clinical laboratories and pathologists remains to be seen, but one thing is
certain—WGS is here to stay.
The resulting genomic dataset may provide useful diagnostic insights that can be used by clinical laboratory and pathology professionals to learn how and why some people age with good health
Why do some seniors age in good health and other seniors
suffer with multiple chronic conditions? A new genetic database is using whole-genomic
sequencing (WGS) to answer that question in ways that may benefit medical
Because of the rapid aging of populations in the United
States and other developed nations throughout the world, there is keen interest
in how to keep seniors healthy. In fact, developing effective lab testing
services in support of improved senior health is one of the big opportunities
for both clinical laboratories and anatomic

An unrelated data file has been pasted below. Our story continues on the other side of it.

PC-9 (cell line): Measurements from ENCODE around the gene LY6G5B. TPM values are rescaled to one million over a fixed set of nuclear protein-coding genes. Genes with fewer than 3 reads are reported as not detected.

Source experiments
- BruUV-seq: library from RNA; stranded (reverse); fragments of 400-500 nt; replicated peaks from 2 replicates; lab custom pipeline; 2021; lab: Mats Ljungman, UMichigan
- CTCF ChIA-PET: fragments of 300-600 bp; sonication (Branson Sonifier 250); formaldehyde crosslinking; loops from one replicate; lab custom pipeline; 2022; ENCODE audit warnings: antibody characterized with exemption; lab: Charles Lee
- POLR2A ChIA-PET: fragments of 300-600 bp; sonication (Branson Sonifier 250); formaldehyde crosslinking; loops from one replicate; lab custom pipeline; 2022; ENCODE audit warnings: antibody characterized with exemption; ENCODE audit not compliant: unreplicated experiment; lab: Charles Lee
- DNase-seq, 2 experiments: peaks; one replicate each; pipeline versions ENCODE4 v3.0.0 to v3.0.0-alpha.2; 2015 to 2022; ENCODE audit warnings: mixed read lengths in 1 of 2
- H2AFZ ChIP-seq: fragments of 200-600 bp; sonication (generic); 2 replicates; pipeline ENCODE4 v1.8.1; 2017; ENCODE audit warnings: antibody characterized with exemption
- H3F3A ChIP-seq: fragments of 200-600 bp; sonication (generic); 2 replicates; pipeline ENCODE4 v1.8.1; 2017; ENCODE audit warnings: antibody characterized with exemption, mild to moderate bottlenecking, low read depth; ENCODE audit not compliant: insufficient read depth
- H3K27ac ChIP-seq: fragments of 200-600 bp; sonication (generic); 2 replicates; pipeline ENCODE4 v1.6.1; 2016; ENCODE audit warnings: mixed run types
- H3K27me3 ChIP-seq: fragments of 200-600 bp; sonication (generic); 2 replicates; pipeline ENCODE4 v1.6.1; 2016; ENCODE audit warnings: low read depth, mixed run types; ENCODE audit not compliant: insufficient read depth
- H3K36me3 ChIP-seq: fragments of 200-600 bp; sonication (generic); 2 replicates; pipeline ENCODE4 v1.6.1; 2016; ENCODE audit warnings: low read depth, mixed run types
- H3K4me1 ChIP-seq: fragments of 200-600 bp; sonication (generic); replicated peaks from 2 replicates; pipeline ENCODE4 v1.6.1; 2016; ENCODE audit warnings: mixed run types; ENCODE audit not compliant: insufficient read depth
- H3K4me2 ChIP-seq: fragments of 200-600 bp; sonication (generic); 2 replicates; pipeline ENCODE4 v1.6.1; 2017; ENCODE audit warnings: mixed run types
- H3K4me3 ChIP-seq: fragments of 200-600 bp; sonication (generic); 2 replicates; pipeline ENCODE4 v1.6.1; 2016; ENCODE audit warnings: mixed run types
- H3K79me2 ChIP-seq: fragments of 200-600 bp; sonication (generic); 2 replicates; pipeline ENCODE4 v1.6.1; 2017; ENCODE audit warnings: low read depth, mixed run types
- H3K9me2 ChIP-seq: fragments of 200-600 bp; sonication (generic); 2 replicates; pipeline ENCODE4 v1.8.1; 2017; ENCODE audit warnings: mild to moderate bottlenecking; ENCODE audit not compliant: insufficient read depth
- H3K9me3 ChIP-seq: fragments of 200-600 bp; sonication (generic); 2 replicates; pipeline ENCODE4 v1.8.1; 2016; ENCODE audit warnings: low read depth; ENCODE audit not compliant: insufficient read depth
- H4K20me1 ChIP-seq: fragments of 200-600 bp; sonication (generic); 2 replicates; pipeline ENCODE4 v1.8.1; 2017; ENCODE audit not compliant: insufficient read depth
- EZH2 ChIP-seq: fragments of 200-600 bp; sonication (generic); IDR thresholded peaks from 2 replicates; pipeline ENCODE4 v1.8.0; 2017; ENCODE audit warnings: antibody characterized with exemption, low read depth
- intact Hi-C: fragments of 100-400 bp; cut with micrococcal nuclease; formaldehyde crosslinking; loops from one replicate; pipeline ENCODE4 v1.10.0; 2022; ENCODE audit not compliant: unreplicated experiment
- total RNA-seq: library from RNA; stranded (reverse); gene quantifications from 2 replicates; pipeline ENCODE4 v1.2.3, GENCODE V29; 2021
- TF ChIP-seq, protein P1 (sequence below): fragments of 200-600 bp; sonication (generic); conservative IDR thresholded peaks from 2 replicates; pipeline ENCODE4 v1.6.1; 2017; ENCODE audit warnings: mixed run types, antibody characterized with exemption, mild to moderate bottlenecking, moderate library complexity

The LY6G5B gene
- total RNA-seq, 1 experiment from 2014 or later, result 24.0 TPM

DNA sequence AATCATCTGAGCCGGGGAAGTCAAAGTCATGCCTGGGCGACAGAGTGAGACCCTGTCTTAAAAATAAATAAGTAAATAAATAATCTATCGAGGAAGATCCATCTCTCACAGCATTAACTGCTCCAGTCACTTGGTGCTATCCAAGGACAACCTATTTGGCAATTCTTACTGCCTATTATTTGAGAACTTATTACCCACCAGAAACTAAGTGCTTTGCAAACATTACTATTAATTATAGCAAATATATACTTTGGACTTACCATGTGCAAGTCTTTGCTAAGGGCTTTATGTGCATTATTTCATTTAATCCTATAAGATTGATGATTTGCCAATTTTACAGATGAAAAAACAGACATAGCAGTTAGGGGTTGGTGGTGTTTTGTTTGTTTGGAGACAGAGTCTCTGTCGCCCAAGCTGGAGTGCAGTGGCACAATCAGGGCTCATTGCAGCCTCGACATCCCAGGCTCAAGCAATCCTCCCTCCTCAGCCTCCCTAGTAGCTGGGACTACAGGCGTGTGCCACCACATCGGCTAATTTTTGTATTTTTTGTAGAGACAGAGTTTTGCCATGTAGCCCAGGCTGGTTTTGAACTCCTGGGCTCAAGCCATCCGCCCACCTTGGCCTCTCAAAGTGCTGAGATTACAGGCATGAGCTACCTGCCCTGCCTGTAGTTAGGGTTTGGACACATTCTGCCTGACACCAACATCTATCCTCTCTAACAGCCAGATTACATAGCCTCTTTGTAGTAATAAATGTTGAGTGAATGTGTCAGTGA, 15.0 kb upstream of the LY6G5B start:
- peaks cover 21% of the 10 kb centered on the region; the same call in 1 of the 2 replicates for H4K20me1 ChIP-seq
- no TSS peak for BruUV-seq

Until recent years, most clinical
pathologists dealt primarily with lab tests that used specimens such as blood
and urine. However, genetics researchers are using WGS to discover new causes
for many chronic illnesses. And the tools these researchers are developing offer
pathologists and clinical
laboratories powerful new ways to help doctors diagnose disease.
Through the use of WGS, the MGRB now features a huge
database of thousands of healthy elderly people. The data it contains may enable
pathology scientists to learn, from a genetic standpoint, why some people age
healthfully while others do not.
The researchers published their work titled, “The Medical
Genome Reference Bank: A Whole-Genome Data Resource of 4,000 Healthy Elderly
Individuals. Rationale and Cohort Design,” in the European Journal of
Finding New Applications for Genetic Data
According to the UNSW published study, “The MGRB is comprised
of individuals consented through the biobank programs of two contributing
studies … Each sample is from an individual who has lived to [greater than or
equal to] 70 years with no reported history or current diagnosis of